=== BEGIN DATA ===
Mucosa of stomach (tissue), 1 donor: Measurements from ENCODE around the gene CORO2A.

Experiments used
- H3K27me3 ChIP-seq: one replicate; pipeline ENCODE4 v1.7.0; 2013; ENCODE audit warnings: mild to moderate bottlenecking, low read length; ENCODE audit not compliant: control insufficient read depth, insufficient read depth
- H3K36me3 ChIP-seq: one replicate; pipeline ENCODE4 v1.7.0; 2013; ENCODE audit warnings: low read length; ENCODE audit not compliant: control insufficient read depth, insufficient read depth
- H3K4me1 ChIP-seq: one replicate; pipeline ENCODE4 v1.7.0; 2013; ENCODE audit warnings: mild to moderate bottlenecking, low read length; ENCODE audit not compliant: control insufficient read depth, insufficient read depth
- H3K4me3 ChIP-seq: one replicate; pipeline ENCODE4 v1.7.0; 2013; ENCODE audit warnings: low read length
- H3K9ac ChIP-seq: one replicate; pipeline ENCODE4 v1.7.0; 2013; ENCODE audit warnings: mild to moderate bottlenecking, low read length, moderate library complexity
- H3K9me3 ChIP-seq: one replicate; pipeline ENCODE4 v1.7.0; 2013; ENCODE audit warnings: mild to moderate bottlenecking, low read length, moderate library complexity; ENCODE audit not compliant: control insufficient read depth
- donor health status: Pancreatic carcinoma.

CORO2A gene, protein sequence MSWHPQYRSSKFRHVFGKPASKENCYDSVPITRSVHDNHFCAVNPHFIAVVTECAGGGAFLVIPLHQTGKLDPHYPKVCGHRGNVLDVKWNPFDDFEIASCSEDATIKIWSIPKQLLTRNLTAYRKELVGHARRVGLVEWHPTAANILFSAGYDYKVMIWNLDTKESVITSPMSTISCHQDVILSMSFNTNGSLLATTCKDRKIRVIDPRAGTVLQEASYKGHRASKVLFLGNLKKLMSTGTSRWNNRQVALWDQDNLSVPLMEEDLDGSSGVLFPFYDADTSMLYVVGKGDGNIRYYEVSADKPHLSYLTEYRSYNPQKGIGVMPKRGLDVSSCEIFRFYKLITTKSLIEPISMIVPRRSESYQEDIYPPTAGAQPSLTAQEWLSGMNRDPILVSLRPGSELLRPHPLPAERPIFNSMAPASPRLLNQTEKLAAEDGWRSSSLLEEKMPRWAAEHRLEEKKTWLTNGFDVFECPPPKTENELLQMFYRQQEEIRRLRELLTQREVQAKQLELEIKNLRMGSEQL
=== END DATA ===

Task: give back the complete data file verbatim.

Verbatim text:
Mucosa of stomach (tissue), 1 donor: Measurements from ENCODE around the gene CORO2A.

Experiments used
- H3K27me3 ChIP-seq: one replicate; pipeline ENCODE4 v1.7.0; 2013; ENCODE audit warnings: mild to moderate bottlenecking, low read length; ENCODE audit not compliant: control insufficient read depth, insufficient read depth
- H3K36me3 ChIP-seq: one replicate; pipeline ENCODE4 v1.7.0; 2013; ENCODE audit warnings: low read length; ENCODE audit not compliant: control insufficient read depth, insufficient read depth
- H3K4me1 ChIP-seq: one replicate; pipeline ENCODE4 v1.7.0; 2013; ENCODE audit warnings: mild to moderate bottlenecking, low read length; ENCODE audit not compliant: control insufficient read depth, insufficient read depth
- H3K4me3 ChIP-seq: one replicate; pipeline ENCODE4 v1.7.0; 2013; ENCODE audit warnings: low read length
- H3K9ac ChIP-seq: one replicate; pipeline ENCODE4 v1.7.0; 2013; ENCODE audit warnings: mild to moderate bottlenecking, low read length, moderate library complexity
- H3K9me3 ChIP-seq: one replicate; pipeline ENCODE4 v1.7.0; 2013; ENCODE audit warnings: mild to moderate bottlenecking, low read length, moderate library complexity; ENCODE audit not compliant: control insufficient read depth
- donor health status: Pancreatic carcinoma.

CORO2A gene, protein sequence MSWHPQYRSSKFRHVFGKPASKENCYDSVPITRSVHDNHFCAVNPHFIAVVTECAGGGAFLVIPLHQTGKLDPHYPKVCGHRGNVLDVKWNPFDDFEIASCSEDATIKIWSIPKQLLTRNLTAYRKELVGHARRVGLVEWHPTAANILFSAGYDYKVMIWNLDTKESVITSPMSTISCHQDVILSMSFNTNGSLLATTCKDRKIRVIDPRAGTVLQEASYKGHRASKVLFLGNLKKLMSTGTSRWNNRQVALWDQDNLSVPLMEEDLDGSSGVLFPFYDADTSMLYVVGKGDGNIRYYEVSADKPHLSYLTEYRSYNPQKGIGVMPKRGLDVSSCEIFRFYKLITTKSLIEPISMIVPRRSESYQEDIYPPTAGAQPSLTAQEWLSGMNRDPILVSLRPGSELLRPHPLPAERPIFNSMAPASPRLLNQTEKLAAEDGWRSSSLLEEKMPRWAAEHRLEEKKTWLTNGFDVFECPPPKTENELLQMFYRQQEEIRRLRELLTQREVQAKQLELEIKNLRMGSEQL